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Henry Jabel

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since Apr 16, 2013
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Worcestershire, England
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Recent posts by Henry Jabel

Amiran Ó Floinn wrote:I hope they're visible.

That looks like its mainly ground elder , with some dandelion and possibly some daisy. Ground elder is a little.....persistant. It is edible but I can't say I have tried it. Unless you want to live with it I would work on removing that before you do anything else perhaps by covering the area, sheet mulching or even continous mowing until it gives up. As it spreads by rhizomes its quite difficult to remove from around plants you might want to establish at a later date.

Good news about buckwheat is once you have some established it self seeds again very easily.

4 days ago

Nicole Alderman wrote:
I've read it spreads a lot, and flowers a lot, but doesn't make much fruit. It's used more as an ornamental ground cover than as an edible, though it is edible.

Thats the problem when people buy plants for you and they have no idea what it is either, I though it was just not getting pollinated. Thank you
3 weeks ago
Depends who you know! My dad used to sell them to almost everyone at his office for £5 a go in the early 90's. He gave up as it was turning into a job!

We also used to have people come to our field and to shoot/ferret the wild ones. So I am sure some of those were being sold.

I think places that already serve other game and not rabbit would be worth asking to see if there is a potential local market for them. Maybe game is more popular down south?!
1 month ago

Have a good range of organic seeds, never had a problem with them and they are good value too.
1 month ago
I have Mary and Sunny as well as Lord (male). I also have conventional sea buckthorn which to be honest is pretty bad by comparison. Mary and sunny are quite sweet like a slightly sour orange juice. I have also noticed the named cultivars are ready way before the 'wild' version as well as being eaier to pick and tasting better.

I have heavy clay soil and they are growing just fine here! Perhaps the problem is the lack of moisture rather than the soil type?
1 month ago
This is still my favourite 'unusual' fruit but these are pretty good too:

Honeyberry:Blueberry like without the need for very acid soil
Japanese Wineberry:Raspberry like but sweeter.
Chuckleberry: A very productive large blackcurrant like fruit. Its a cross of several Ribes species.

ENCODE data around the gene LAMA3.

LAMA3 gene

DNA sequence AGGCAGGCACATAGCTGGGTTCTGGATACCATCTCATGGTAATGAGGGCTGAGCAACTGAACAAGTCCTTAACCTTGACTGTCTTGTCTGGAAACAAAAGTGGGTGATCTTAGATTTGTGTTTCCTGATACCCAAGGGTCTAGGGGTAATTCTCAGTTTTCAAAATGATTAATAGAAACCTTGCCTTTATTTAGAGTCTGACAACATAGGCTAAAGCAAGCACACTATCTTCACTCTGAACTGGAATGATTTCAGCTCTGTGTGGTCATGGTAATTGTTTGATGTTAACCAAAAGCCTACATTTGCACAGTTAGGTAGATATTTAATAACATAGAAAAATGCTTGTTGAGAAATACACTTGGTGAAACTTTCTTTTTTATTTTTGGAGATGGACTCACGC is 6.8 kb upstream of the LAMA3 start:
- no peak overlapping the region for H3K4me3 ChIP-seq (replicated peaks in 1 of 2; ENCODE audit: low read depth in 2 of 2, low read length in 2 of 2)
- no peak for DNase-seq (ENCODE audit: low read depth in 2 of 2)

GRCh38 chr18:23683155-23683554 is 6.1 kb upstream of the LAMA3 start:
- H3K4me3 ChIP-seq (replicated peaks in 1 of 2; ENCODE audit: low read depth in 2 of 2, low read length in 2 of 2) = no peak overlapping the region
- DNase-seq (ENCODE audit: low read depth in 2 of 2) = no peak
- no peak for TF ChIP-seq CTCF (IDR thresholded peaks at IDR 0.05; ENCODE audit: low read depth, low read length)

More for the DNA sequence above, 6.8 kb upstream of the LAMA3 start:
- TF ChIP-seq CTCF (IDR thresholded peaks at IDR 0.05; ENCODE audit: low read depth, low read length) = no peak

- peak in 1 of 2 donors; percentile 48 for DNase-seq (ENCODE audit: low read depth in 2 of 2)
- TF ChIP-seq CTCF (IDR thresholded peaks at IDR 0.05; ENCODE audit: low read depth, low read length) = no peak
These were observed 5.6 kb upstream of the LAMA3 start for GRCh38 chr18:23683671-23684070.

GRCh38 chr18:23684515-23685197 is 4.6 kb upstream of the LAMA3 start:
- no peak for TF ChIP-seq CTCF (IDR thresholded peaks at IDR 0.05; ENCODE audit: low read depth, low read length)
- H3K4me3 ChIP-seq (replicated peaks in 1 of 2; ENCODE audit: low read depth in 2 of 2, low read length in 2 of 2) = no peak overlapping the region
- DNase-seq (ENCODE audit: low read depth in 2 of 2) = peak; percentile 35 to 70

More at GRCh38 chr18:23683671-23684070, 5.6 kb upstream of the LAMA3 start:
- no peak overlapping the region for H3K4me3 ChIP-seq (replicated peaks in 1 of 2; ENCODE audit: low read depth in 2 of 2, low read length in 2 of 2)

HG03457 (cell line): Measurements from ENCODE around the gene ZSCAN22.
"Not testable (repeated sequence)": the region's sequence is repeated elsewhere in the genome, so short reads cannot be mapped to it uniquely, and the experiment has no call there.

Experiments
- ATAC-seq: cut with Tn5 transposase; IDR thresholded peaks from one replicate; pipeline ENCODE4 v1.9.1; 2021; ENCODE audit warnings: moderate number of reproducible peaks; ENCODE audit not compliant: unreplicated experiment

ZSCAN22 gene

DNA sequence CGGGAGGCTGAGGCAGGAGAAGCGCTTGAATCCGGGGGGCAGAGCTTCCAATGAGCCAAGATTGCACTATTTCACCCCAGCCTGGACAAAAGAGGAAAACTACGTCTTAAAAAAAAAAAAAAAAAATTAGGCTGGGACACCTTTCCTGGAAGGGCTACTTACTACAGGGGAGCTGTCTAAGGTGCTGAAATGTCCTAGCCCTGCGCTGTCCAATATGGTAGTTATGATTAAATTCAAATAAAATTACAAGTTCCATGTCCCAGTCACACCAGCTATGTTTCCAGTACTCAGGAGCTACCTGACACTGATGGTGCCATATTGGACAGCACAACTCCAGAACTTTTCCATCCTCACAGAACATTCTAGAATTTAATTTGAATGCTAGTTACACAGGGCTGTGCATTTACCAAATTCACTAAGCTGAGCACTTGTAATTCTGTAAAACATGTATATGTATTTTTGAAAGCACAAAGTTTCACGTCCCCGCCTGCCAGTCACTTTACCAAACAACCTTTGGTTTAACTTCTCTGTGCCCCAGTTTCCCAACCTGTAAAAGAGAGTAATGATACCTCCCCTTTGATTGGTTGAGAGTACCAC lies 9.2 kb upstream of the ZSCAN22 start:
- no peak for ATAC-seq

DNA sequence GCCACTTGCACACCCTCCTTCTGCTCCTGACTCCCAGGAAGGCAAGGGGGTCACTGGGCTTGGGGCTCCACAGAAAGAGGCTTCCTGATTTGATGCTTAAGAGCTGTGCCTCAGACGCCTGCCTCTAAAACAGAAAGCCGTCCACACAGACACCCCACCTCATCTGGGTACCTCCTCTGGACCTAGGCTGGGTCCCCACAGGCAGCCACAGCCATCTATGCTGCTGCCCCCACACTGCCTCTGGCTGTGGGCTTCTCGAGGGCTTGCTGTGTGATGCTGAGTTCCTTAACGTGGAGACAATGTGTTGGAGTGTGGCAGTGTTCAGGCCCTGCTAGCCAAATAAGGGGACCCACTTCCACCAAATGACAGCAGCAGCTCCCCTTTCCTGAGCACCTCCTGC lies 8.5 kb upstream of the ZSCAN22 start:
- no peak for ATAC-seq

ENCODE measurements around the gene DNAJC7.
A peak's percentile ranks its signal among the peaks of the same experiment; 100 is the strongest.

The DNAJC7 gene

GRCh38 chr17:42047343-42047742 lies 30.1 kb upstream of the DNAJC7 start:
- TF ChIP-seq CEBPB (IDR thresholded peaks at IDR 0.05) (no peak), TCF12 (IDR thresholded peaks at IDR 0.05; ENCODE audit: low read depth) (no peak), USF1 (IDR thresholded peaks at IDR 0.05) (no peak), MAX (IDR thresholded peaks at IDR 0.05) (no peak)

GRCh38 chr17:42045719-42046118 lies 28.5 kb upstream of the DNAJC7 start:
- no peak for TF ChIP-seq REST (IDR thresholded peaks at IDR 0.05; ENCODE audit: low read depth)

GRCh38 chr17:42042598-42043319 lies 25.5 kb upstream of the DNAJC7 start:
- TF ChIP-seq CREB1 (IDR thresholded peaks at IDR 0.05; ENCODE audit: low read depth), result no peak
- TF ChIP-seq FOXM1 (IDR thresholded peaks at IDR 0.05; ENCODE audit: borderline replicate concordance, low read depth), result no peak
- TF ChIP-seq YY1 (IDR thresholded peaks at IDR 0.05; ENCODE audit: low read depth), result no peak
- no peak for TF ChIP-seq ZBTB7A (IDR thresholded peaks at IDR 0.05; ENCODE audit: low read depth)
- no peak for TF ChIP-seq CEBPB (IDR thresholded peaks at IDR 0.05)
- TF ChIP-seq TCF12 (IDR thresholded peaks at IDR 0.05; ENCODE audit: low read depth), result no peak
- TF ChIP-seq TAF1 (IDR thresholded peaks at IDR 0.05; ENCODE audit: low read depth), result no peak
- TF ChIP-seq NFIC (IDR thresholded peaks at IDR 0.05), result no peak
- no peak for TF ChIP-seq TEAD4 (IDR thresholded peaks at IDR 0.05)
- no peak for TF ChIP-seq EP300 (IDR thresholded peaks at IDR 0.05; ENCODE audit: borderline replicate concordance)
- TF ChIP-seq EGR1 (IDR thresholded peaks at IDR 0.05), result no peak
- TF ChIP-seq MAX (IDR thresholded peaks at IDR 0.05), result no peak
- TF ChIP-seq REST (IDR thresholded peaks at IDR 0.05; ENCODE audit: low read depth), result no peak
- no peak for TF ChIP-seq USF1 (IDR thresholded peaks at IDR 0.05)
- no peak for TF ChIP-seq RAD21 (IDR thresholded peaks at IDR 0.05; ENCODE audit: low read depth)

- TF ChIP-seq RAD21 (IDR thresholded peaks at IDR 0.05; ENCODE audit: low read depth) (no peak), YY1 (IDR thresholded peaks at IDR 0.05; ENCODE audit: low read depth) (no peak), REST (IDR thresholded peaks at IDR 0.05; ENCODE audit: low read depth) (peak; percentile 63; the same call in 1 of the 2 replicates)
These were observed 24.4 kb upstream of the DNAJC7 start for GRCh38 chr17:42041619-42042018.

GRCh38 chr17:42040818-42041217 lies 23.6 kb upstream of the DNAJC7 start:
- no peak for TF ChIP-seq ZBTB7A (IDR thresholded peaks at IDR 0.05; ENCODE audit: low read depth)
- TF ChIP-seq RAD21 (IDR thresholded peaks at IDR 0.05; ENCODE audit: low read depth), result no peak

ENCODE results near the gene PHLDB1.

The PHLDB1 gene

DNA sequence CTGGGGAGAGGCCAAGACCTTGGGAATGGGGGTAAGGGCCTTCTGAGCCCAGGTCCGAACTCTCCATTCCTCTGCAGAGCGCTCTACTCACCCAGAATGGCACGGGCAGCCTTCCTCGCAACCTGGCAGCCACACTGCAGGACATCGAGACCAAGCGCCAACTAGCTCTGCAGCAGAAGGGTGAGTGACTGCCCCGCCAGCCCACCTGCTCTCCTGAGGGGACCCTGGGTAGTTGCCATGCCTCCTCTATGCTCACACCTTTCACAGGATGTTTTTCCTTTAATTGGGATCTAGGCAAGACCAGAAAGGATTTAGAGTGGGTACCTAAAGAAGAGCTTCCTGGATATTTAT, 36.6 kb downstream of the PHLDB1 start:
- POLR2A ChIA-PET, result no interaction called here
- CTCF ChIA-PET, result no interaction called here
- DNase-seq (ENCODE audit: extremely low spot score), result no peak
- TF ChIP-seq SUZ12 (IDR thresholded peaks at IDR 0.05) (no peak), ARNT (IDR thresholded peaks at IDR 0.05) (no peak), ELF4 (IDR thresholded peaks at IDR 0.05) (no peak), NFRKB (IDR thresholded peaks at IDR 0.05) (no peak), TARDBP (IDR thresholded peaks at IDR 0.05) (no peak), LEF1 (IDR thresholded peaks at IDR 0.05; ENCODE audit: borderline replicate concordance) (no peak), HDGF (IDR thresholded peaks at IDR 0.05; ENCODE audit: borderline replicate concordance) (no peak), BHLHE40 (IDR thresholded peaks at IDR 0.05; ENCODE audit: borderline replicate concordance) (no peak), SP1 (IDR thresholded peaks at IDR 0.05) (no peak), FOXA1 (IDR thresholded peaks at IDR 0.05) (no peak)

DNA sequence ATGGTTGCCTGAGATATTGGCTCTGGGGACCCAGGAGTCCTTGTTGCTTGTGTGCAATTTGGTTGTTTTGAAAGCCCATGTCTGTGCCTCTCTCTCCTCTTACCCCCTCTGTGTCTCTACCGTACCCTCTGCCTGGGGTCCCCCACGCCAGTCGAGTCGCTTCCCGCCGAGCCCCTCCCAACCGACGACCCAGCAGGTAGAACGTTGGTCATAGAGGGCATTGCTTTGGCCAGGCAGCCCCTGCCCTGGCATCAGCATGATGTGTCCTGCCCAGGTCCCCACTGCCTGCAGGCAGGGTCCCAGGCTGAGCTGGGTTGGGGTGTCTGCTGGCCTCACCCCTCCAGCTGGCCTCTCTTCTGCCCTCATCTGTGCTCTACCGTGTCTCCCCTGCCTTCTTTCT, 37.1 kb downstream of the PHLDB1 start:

Cultivated sea buckthorn varieties: Mary and Sunny are good, kind of like a sour orange juice. Much more palatable than the wild version.
Cornus Kousa:I think it tastes v good but the fruit is on the small side. I tried a customer's tree so wether my Chinesis variety will have larger fruit remains to be seen.
Aronia:Tastes nice to begin with but v astringent, goes well with other fruits and cream though. My Polish partner says the ones I have are much nicer than the wild ones in Poland so I would make sure to get a cultivar.

Here are some more I am looking into or waiting for them to fruit in my garden:

Luma apiculata: Chilean/Argentine Myrtle
Myrteola nummularia:Another Chilean/Argentine Myrtle
6 months ago
Thank you Charles, look forward to trying them out next season. Thank you for all your informative videos.
6 months ago
They are one of my favourite fruits now, they grow really well here in U.K as they grow in the south of Chile, my Chilean friend had never seen or heard of them so they obviously don't get a far north as Santiago. I have a few 'normal' plants and two named cultivars 'Flambeau' and 'Butterball' that are meant to be ornamental but they have not fruited so far (probably due to there younger age). There is a cultivar called Ka-pow which is bred for the fruit but seems to be out of stock whenever I check for it.

There is also a close relative Ugni myricoides that grows better in hotter climates. I tried to grow these from seed (I thought it might be fun to try to make a hybrid) but I probably didn't give them enough attention and they all died on me.
6 months ago
Primabella tomato is definately on my shopping list after this years weather, can you recommend any more blight resistant varieties?
7 months ago
I got some tape from Ebay though I have heard of people using cut strips of plastic/freezer bag and it working just fine. Grafting wax I have also seen on there too and but I use a beeswax candle.
7 months ago